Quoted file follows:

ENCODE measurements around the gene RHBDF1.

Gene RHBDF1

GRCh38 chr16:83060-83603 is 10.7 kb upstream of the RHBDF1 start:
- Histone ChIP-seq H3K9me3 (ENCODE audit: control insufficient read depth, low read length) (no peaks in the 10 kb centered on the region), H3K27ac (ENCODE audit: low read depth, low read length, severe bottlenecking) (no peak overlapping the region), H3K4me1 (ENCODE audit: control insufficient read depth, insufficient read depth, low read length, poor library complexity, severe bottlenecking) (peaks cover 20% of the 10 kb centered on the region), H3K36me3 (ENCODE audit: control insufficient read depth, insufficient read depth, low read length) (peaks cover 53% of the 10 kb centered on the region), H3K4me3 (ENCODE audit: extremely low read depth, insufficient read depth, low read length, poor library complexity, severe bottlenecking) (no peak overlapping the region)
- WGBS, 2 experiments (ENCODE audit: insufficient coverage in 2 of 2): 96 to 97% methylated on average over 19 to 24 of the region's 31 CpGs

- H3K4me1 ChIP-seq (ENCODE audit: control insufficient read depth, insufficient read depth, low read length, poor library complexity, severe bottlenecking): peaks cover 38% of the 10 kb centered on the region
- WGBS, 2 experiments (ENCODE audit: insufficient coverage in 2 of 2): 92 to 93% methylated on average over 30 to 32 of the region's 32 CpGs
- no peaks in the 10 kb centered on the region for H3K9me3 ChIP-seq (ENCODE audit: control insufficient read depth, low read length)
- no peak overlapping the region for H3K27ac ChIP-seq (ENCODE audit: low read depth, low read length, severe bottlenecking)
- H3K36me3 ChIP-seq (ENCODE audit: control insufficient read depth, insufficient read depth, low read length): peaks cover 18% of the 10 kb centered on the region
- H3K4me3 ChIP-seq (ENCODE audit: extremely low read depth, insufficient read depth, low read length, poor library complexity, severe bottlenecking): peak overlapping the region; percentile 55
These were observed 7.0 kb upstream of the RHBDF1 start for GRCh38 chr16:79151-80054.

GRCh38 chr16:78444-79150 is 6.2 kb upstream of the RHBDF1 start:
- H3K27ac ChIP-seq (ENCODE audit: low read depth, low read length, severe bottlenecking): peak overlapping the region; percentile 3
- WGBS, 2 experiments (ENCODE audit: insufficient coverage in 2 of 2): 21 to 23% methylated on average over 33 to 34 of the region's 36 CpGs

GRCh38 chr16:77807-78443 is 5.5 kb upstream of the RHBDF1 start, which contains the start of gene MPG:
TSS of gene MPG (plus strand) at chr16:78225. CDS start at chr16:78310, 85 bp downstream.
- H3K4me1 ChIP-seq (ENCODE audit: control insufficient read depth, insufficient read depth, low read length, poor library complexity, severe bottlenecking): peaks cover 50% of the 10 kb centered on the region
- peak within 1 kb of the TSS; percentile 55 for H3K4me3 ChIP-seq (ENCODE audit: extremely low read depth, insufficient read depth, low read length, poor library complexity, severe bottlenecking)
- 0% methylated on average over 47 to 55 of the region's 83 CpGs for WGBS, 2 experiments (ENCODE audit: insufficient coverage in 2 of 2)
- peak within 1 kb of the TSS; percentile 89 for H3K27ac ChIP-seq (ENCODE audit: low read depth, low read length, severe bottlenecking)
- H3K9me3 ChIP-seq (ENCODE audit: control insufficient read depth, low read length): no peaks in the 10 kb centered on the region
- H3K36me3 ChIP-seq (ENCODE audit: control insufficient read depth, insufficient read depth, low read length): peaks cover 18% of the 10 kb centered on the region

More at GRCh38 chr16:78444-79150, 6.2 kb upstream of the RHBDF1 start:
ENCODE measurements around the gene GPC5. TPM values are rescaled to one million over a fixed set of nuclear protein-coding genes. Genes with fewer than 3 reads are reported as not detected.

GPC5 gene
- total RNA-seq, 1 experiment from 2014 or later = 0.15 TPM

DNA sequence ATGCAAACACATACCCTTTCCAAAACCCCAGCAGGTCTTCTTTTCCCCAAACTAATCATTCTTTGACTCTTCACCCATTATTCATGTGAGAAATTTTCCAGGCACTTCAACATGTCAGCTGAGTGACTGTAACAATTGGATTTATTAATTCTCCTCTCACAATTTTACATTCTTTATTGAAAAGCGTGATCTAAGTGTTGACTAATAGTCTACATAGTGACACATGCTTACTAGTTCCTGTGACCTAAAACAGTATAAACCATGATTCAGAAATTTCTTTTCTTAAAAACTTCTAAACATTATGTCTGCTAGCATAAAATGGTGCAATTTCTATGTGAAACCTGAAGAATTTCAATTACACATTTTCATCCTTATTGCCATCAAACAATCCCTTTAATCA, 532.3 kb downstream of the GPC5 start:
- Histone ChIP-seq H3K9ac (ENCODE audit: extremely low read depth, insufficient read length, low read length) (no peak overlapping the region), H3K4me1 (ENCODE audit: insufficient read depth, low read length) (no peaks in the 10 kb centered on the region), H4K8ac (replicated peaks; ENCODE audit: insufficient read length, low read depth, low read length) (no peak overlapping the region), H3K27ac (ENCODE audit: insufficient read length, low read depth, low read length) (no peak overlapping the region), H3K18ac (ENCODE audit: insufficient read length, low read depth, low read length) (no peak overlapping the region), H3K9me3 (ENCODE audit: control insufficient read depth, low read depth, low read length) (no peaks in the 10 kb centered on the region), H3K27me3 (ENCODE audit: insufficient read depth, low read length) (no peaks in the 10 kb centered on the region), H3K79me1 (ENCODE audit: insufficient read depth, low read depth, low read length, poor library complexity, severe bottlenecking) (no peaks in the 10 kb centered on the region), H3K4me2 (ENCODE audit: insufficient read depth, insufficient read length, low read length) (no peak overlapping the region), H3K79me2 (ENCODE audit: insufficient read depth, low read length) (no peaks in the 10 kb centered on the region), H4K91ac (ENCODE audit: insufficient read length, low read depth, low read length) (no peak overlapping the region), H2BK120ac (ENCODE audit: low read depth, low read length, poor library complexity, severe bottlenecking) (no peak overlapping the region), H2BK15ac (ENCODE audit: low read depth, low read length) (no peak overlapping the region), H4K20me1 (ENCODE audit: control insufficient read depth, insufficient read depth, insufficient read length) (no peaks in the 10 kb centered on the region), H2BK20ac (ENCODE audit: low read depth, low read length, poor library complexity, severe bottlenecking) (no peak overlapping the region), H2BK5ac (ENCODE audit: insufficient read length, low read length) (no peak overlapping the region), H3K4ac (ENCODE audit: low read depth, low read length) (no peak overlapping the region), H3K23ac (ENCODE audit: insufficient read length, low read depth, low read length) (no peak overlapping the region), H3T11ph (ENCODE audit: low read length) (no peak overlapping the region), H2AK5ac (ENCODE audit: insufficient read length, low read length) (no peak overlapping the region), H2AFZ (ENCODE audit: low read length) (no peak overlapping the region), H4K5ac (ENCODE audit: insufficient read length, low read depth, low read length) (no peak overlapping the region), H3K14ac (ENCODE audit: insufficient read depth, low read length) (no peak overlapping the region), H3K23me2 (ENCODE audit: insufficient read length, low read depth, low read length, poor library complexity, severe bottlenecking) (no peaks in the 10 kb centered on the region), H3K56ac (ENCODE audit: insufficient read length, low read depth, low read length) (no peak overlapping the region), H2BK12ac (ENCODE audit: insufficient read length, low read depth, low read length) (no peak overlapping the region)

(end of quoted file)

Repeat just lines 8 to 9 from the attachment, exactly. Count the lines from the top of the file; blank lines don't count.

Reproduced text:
- no peaks in the 10 kb centered on the region for H3K9me3 ChIP-seq (ENCODE audit: control insufficient read depth, low read length)
- no peak overlapping the region for H3K27ac ChIP-seq (ENCODE audit: low read depth, low read length, severe bottlenecking)